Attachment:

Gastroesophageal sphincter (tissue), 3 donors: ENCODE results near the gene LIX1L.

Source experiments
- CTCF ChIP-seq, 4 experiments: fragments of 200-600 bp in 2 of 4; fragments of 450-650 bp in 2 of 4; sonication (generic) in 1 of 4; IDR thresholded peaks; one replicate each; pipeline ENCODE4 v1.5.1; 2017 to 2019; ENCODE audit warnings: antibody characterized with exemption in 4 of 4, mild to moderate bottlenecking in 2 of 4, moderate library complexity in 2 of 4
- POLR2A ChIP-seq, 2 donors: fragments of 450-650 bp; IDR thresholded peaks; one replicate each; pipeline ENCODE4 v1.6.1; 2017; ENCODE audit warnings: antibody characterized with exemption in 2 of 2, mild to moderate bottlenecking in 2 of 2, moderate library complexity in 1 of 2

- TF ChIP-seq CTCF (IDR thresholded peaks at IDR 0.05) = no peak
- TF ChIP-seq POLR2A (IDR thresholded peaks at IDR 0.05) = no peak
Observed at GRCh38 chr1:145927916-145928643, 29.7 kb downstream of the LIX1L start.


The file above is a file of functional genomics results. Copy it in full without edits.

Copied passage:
Gastroesophageal sphincter (tissue), 3 donors: ENCODE results near the gene LIX1L.

Source experiments
- CTCF ChIP-seq, 4 experiments: fragments of 200-600 bp in 2 of 4; fragments of 450-650 bp in 2 of 4; sonication (generic) in 1 of 4; IDR thresholded peaks; one replicate each; pipeline ENCODE4 v1.5.1; 2017 to 2019; ENCODE audit warnings: antibody characterized with exemption in 4 of 4, mild to moderate bottlenecking in 2 of 4, moderate library complexity in 2 of 4
- POLR2A ChIP-seq, 2 donors: fragments of 450-650 bp; IDR thresholded peaks; one replicate each; pipeline ENCODE4 v1.6.1; 2017; ENCODE audit warnings: antibody characterized with exemption in 2 of 2, mild to moderate bottlenecking in 2 of 2, moderate library complexity in 1 of 2

- TF ChIP-seq CTCF (IDR thresholded peaks at IDR 0.05) = no peak
- TF ChIP-seq POLR2A (IDR thresholded peaks at IDR 0.05) = no peak
Observed at GRCh38 chr1:145927916-145928643, 29.7 kb downstream of the LIX1L start.